physical and biological features of the habitat necessary to the 
conservation of the species are specifically identified. This 
information does not alter where and what federally sponsored 
activities may occur. However, it may assist these local governments in 
long-range planning (because these local governments no longer have to 
wait for case-by-case section 7 consultations to occur).
    Where State and local governments require approval or authorization 
from a Federal agency for actions that may affect critical habitat, 
consultation under section 7(a)(2) will be required. While non-Federal 
entities that receive Federal funding, assistance, or permits, or that 
otherwise require approval or authorization from a Federal agency for 
an action, may be indirectly impacted by the designation of critical 
habitat, the legally binding duty to avoid destruction or adverse 
modification of critical habitat rests squarely on the Federal agency.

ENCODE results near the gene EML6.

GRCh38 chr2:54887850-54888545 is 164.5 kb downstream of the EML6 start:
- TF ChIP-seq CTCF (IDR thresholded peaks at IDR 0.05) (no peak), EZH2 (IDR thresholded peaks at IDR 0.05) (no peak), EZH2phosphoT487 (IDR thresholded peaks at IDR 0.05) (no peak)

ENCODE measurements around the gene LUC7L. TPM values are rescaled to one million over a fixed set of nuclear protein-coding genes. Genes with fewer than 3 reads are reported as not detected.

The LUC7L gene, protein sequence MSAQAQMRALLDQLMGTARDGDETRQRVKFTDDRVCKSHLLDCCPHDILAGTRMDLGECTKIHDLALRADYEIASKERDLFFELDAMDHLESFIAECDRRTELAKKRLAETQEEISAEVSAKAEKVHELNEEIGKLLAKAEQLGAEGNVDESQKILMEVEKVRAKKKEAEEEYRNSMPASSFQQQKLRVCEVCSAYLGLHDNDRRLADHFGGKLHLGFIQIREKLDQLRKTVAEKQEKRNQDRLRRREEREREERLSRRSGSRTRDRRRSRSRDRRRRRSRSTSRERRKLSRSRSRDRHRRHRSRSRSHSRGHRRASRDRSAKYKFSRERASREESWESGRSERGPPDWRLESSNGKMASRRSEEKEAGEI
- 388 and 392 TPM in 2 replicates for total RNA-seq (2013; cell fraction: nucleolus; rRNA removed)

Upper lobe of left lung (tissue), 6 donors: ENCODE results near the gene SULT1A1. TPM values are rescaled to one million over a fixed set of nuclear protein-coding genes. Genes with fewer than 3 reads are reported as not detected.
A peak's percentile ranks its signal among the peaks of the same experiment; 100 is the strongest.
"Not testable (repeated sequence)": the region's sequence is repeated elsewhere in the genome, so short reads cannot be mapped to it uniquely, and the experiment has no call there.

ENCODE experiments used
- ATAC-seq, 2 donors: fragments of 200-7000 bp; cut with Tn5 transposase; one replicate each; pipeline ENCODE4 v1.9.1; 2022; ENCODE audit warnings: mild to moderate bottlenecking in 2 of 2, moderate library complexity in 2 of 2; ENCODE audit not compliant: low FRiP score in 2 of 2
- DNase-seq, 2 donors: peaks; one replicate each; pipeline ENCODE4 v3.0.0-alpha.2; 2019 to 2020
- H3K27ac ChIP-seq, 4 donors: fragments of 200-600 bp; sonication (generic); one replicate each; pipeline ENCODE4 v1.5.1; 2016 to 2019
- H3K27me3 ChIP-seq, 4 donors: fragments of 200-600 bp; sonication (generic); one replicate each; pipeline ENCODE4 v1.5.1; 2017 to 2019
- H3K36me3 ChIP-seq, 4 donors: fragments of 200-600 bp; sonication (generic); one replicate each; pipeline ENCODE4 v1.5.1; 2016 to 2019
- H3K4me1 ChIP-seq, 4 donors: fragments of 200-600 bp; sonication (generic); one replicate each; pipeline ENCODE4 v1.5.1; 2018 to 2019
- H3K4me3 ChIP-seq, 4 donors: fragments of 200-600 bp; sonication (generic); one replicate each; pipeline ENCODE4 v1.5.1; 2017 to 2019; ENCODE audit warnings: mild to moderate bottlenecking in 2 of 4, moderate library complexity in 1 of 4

Civil Justice Reform--Executive Order 12988

    In accordance with Executive Order 12988 (Civil Justice Reform), 
the Office of the Solicitor has determined that the rule does not 
unduly burden the judicial system and that it meets the applicable 
standards set forth in sections 3(a) and 3(b)(2) of the Order. We are 
designating critical habitat in accordance with the provisions of the 
Act. To assist the public in understanding the habitat needs of the 
species, the rule identifies the elements of physical or biological 
features essential to the conservation of Arctostaphylos franciscana. 
The designated areas of critical habitat are presented on maps, and the 
rule provides several options for the interested public to obtain more 
detailed location information, if desired.

Paperwork Reduction Act of 1995 (44 U.S.C. 3501 et seq.)

    This rule does not contain any new collections of information that 
require approval by OMB under the Paperwork Reduction Act of 1995 (44 
U.S.C. 3501 et seq.). This rule will not impose recordkeeping or 
reporting requirements on State or local governments, individuals, 
businesses, or organizations. An agency may not conduct or sponsor, and 
a person is not required to respond to, a collection of information